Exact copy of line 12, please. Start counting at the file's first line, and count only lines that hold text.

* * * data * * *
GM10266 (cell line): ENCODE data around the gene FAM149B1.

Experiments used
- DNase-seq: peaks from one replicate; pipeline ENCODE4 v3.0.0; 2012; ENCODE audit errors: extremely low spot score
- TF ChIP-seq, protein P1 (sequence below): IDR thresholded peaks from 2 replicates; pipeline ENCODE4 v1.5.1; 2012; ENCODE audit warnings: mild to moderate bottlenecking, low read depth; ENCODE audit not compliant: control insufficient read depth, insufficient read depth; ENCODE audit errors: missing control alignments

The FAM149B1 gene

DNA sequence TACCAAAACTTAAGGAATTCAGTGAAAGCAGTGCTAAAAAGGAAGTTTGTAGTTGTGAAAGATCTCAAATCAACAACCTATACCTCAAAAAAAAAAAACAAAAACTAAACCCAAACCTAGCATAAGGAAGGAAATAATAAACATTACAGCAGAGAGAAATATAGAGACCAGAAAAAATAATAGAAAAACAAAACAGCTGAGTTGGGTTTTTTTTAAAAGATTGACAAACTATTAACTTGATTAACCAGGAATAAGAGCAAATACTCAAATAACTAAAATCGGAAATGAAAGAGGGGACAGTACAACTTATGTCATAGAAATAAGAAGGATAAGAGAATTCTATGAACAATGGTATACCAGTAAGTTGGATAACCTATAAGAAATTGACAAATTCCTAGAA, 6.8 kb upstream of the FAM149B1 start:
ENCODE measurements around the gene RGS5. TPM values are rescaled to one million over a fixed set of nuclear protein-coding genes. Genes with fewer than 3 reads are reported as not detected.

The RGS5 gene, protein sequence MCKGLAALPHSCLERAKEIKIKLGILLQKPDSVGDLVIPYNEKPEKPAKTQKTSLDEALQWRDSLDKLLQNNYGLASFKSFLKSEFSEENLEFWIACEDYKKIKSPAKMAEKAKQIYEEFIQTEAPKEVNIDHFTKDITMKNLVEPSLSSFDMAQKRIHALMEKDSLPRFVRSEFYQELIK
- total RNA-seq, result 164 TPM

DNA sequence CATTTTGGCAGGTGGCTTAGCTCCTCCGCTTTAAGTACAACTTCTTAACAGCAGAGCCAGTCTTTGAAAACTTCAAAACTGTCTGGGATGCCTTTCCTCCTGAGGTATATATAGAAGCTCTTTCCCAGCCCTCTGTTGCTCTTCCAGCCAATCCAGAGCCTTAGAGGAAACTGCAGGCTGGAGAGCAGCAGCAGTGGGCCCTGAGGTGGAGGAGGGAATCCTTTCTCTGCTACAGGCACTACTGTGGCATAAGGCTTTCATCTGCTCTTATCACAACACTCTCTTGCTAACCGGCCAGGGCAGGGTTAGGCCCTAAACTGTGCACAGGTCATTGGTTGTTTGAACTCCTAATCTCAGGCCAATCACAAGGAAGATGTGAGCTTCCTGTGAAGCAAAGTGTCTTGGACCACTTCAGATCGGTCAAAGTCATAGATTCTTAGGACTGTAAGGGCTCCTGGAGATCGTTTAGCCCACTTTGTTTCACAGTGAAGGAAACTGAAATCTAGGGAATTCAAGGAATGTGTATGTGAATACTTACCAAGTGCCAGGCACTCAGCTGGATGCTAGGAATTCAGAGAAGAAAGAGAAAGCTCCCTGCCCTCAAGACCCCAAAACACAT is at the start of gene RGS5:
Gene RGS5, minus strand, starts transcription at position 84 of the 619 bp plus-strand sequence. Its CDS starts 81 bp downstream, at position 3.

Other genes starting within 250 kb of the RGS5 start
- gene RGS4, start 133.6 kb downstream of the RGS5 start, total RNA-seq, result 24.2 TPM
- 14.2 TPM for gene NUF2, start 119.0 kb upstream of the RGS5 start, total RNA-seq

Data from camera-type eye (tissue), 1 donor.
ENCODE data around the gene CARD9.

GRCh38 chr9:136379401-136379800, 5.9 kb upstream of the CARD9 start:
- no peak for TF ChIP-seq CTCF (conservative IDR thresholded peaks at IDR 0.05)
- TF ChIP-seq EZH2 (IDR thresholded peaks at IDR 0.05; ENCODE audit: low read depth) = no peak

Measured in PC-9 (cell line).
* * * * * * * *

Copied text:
Other genes starting within 250 kb of the RGS5 start